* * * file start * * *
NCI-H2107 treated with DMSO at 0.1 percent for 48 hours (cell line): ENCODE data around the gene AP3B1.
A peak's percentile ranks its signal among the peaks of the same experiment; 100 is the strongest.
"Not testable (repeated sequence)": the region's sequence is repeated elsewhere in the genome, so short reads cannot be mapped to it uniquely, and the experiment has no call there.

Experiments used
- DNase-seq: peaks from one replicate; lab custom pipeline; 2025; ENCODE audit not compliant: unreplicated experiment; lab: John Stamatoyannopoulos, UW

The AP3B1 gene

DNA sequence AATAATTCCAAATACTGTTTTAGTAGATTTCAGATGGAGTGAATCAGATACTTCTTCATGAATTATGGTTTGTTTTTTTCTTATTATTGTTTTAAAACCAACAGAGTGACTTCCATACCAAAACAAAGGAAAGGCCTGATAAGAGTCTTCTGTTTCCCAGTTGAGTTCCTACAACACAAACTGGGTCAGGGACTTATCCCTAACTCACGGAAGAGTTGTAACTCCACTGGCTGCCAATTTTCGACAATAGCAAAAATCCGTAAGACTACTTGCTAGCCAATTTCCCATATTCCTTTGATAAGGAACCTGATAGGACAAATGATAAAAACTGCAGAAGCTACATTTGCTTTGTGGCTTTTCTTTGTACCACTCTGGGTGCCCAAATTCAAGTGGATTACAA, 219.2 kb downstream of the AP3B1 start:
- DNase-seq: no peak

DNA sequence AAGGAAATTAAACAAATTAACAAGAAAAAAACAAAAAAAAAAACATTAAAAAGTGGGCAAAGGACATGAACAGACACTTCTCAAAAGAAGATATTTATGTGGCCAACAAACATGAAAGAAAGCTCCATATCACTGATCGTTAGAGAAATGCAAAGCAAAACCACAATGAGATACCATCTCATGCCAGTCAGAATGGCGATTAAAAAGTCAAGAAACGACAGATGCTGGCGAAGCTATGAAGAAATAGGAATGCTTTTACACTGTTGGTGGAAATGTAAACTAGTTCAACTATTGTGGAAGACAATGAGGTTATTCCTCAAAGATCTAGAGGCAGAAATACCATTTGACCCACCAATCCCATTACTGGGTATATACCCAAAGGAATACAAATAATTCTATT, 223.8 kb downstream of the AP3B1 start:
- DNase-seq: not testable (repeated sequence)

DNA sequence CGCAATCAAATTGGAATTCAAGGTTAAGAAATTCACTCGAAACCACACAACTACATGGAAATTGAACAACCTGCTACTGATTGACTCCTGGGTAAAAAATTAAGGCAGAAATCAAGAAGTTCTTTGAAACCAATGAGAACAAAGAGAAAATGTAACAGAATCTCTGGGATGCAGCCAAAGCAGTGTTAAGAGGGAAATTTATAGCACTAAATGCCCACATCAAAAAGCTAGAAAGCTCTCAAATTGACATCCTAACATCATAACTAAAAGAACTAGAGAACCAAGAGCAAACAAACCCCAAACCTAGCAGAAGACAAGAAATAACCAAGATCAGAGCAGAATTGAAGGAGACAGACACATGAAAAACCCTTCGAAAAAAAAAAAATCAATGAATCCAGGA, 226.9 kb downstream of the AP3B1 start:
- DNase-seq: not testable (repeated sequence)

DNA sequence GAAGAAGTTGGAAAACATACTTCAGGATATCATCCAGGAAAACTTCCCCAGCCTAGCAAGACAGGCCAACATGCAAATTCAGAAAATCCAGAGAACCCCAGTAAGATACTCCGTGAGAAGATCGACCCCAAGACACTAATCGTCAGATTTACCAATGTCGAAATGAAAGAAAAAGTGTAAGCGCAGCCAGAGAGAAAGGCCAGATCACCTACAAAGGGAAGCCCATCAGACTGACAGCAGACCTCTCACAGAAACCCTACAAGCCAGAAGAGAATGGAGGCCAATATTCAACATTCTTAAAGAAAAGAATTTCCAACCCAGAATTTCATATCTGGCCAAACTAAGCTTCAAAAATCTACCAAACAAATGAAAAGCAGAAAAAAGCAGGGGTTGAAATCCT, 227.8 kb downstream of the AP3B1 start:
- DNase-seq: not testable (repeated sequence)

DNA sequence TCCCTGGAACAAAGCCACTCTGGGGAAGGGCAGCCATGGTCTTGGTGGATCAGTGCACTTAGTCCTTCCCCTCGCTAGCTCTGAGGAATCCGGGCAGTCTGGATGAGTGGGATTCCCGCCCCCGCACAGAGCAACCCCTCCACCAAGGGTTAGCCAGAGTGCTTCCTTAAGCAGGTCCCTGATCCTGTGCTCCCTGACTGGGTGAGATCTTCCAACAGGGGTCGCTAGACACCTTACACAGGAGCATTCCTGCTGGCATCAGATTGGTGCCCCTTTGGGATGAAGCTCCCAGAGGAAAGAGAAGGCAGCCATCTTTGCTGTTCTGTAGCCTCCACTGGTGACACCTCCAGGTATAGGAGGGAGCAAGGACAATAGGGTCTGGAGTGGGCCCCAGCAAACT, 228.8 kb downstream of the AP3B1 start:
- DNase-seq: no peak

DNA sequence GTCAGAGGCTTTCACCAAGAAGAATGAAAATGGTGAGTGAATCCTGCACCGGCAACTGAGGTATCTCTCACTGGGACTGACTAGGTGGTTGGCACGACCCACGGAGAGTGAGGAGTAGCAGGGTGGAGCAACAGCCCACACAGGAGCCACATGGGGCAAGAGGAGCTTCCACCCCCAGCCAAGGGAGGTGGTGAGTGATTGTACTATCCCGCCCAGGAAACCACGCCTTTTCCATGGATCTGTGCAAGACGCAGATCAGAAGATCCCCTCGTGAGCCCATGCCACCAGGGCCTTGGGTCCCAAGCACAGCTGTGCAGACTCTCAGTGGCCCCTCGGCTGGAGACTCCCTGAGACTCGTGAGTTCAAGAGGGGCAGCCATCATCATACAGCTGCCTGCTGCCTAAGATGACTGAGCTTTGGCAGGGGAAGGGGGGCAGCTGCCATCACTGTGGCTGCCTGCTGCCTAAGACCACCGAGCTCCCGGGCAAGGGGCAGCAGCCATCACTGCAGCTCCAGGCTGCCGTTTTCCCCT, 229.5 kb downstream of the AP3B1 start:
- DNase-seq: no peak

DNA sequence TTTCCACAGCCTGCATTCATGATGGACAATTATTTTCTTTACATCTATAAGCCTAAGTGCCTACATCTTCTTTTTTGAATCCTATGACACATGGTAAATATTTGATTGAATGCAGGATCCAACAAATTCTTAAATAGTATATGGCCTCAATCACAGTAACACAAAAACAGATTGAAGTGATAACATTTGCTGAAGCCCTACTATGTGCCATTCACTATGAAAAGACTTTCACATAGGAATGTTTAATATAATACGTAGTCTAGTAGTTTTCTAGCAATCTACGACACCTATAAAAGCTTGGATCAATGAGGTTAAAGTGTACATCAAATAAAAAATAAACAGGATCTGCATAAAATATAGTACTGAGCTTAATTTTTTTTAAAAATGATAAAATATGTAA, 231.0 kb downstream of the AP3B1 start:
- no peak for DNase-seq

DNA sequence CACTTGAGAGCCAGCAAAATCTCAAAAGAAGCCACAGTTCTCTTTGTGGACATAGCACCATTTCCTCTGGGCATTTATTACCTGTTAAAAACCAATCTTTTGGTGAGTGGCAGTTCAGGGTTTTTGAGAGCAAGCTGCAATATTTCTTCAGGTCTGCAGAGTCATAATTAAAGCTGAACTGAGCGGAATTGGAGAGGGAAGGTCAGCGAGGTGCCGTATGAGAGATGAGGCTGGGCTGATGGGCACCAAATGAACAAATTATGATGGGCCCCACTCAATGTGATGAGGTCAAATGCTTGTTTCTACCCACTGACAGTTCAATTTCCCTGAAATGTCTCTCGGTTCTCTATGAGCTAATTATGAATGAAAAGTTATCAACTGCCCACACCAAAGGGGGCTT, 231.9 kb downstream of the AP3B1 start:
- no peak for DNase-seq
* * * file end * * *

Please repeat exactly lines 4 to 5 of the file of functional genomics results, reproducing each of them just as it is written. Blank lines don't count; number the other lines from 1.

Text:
Experiments used
- DNase-seq: peaks from one replicate; lab custom pipeline; 2025; ENCODE audit not compliant: unreplicated experiment; lab: John Stamatoyannopoulos, UW